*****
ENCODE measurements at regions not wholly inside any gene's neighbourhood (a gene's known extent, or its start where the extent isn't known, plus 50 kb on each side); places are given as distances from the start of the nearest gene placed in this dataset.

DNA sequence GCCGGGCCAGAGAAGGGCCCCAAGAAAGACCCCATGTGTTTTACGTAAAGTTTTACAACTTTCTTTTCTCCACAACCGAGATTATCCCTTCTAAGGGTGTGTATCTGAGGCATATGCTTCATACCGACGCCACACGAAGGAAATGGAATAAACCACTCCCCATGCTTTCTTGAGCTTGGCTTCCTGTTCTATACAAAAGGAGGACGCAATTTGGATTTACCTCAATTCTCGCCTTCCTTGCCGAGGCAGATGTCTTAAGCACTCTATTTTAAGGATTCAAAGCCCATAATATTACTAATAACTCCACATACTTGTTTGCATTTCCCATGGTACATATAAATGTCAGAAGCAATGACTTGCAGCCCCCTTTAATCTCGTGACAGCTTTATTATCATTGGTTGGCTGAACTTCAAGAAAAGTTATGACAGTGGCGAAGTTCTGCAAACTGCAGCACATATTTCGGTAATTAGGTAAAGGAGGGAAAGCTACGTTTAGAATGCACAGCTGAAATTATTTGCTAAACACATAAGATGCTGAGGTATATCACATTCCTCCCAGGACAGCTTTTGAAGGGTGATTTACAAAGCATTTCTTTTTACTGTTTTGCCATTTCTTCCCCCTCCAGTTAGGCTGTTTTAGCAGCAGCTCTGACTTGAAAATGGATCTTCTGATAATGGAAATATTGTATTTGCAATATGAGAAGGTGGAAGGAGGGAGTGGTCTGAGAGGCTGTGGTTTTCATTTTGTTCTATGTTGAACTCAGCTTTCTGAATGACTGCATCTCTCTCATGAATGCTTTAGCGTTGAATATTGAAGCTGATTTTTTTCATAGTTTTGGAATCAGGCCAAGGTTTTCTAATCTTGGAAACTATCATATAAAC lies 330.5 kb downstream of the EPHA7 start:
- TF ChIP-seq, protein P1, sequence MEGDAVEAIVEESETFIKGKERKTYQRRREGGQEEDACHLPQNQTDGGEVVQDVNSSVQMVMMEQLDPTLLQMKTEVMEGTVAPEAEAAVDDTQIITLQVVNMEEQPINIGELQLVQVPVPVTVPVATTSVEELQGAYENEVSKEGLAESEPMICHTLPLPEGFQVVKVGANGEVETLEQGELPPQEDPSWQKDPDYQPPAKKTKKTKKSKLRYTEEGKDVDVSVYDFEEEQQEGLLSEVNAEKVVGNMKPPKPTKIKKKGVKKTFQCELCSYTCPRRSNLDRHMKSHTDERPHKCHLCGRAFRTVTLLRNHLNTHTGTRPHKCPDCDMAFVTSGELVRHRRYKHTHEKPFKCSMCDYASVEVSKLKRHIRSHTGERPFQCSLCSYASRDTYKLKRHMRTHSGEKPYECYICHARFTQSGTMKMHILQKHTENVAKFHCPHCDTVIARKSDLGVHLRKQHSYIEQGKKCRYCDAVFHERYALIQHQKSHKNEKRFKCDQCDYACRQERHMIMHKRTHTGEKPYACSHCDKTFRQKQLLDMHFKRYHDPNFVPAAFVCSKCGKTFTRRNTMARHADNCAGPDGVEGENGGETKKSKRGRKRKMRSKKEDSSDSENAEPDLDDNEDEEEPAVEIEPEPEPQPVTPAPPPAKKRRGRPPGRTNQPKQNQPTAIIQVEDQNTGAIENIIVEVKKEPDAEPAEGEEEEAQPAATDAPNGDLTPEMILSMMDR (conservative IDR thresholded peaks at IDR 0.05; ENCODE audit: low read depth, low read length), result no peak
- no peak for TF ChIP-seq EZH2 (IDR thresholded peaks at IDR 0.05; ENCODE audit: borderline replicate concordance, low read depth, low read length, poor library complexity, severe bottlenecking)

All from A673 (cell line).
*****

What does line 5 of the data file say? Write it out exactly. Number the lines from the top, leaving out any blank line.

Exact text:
All from A673 (cell line).